–Scrappy D got passed around a lot in the back seat. I don’t hog him even though he’s my dog. He kept poking his nose at my LF and lathered her face with his tongue. Once she had him, the Chinese delivery guy was basically in her lap.

And you know what happened next, the pizza delivery guy kept looking back from behind the wheel. I yelled at him to keep his eyes on the road. I told him, “You can hold ‘the scrap-mister’ all you want whenever we got to wherever the heck we were going to.”

It took forever to find Sandy Ground. Not a single person in Staten Island knew where it was. I wound up accusing Benny, who is an old homeless man, of taking us on a joyride. I won’t gloat though I did howl when I finally found the address on my Blackberry. I “Googled” it.

But before that, in Brooklyn, we were holed up in traffic on the elevated Gowanus Expressway. There wasn’t much to see because we were stuck by rows of converted warehouses that are pressed right up to the roadway . . . Btw, I remember hearing a traffic report about twenty years ago along the lines of: “Roadwork begins today on the Gowanus, expect delays for the next ten years.” They have yet to finish “said” roadwork.

When we got to Staten Island, I saw many autumnally colored trees and mused, “What if leaves changed directly from green to brown and never turned all the beautiful colors; would Crayola have so many great colors?”

–Benny told us more about the demon named Old Seven, who he saw get off the same boat as Henry Hudson.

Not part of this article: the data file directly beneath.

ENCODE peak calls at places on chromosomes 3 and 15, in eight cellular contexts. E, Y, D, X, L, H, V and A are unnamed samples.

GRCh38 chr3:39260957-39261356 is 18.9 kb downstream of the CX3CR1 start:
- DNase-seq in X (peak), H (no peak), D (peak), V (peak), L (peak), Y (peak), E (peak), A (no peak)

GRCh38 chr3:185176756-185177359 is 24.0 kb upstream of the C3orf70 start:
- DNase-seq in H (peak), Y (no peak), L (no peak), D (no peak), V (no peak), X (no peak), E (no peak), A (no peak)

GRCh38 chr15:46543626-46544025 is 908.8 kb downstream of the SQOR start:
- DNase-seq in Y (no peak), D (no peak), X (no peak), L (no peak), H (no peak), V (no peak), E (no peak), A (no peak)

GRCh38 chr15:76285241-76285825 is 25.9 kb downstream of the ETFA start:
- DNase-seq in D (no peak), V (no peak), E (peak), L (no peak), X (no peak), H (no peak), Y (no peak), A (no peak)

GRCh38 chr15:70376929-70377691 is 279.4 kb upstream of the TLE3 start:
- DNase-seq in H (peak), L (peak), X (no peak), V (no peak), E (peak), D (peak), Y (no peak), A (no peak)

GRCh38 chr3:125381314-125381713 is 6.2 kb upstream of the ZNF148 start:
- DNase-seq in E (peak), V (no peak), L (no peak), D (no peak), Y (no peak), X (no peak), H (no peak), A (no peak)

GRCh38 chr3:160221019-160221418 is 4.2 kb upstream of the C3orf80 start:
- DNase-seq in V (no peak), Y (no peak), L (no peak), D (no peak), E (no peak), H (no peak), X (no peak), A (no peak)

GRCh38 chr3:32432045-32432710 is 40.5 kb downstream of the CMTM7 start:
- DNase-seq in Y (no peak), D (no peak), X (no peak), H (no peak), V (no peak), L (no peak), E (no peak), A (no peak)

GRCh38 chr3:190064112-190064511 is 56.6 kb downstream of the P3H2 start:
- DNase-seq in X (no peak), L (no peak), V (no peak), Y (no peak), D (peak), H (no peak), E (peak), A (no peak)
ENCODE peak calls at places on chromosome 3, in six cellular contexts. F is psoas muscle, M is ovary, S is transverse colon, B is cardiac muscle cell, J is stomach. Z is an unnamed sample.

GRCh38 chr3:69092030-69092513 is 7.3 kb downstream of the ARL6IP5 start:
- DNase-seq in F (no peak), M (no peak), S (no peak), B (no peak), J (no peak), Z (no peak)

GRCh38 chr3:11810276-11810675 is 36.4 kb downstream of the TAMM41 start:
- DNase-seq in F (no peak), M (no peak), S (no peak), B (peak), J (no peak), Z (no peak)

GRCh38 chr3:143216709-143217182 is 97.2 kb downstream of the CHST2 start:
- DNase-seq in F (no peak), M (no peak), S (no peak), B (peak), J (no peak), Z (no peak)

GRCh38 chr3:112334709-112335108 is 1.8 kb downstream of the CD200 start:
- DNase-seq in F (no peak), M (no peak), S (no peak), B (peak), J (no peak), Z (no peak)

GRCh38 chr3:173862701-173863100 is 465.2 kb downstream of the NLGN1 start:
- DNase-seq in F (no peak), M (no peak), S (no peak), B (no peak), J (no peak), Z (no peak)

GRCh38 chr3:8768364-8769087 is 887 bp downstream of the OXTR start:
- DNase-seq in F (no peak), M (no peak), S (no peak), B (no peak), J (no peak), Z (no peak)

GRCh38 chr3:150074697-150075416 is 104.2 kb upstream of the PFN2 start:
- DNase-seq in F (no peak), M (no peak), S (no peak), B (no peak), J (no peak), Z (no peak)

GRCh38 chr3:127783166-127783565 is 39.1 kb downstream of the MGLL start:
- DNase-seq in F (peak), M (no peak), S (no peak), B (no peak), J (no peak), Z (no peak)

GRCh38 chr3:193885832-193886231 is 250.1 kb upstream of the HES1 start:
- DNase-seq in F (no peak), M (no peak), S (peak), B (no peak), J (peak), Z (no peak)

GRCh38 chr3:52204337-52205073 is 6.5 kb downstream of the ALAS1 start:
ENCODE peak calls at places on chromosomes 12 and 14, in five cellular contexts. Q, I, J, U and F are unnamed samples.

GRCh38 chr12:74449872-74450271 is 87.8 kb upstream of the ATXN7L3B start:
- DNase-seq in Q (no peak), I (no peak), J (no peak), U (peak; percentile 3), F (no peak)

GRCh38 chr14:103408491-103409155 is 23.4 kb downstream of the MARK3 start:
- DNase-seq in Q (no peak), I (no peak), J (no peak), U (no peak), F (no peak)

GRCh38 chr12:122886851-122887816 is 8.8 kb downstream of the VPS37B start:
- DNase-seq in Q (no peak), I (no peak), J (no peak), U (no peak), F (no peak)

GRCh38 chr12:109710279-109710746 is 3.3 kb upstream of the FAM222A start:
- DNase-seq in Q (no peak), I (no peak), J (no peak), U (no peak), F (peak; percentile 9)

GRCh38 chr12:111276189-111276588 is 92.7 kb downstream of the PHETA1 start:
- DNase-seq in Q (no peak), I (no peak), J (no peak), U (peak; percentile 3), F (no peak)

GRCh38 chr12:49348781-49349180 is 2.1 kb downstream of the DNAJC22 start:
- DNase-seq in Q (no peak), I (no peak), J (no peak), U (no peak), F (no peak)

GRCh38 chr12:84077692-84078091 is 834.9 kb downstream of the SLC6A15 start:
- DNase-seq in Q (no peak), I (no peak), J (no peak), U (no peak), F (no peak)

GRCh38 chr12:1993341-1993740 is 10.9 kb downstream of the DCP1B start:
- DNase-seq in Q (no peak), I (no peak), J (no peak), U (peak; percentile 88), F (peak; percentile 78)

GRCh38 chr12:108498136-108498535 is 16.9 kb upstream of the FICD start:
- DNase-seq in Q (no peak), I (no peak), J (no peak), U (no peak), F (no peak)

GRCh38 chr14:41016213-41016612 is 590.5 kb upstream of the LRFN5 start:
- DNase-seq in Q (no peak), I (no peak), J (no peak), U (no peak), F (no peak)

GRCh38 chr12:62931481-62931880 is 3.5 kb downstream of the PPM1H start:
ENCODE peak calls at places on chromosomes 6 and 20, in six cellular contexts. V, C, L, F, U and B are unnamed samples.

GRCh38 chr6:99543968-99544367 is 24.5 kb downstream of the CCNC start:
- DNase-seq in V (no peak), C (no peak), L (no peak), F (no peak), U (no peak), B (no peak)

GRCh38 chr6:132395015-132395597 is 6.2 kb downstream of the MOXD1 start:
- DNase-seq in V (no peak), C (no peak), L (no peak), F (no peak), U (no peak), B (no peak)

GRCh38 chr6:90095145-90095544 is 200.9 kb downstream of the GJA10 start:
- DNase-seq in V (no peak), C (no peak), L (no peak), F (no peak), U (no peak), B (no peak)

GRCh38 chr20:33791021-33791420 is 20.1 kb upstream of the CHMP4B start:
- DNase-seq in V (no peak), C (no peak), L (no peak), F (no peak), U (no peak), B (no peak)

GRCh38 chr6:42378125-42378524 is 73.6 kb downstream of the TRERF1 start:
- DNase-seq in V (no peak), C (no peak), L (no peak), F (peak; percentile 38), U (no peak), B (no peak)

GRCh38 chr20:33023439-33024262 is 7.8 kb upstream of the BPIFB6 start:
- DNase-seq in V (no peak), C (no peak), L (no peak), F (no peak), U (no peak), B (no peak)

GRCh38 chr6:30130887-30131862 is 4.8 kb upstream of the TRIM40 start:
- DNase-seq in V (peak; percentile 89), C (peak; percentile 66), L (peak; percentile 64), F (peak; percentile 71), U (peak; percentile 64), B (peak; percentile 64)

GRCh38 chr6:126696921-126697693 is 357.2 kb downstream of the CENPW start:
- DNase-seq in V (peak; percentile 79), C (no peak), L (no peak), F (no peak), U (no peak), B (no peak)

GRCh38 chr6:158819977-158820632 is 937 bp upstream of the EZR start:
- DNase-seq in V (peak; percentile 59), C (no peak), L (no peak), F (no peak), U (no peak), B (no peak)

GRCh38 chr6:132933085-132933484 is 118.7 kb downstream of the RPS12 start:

“I was lucky to catch a glimpse of Old Seven that day,” Benny said, who in one of his past lives posed as a cigar store Indian.

“September 12, 1609, was the date Hudson sailed into the harbor,” I injected.

“Yes,” Benny said. “As soon as I laid my eyes on Old Seven, he ran off like a scared child. He hid from me then as he does now. He knows who I am.”

“What do you mean, Benny?” my LF asked softly.

“It’s true that I am the same thin, meek, and unimposing person I was then,” Benny said and turned fully around in the seat. He wasn’t wearing a *seatbelt. “But I am still a full-blood Lenni Lenape. I am a Delaware Indian. I have knowledge gifted to me by the Great Spirit. He is the Master of Life. I don’t have to run to catch a man. The same goes for a demon.” He turned forward and lowered his voice. “I have Old Seven’s scent in my nostrils. I could find him if it was my desire.” He gazed out the window. “First we must talk to Hardy.”

“You saw Old Seven again, didn’t you,” I said to Benny.

He sighed, but didn’t answer.

“What do you hope to learn about Old Seven from Hardy?” my LF asked in about as sweet a tone as humanly possible.

Benny shook his head like old people do, and I couldn’t tell if it was a denial or a natural ailment. A full moment later he spoke cryptically, “No one knows the touch of evil better than Hardy.”

*It’s clear Benny does not ride around in cars all that much. That’s ’cause, he’s a freakin’ homeless dude. More than once I had to tell him not to take off his seatbelt, and to stop turning around. So please, no e-mails on car safety.

Here are all the posts in this series: Episode Nineteen – October 2009

Expedition to Sandy Ground, Staten Island

Historical Sandy Ground

Just A Car Ride To Staten Island

Looking for the ghost of a slave named Hardy

(See more pics here: Mount Loretto in Staten Island)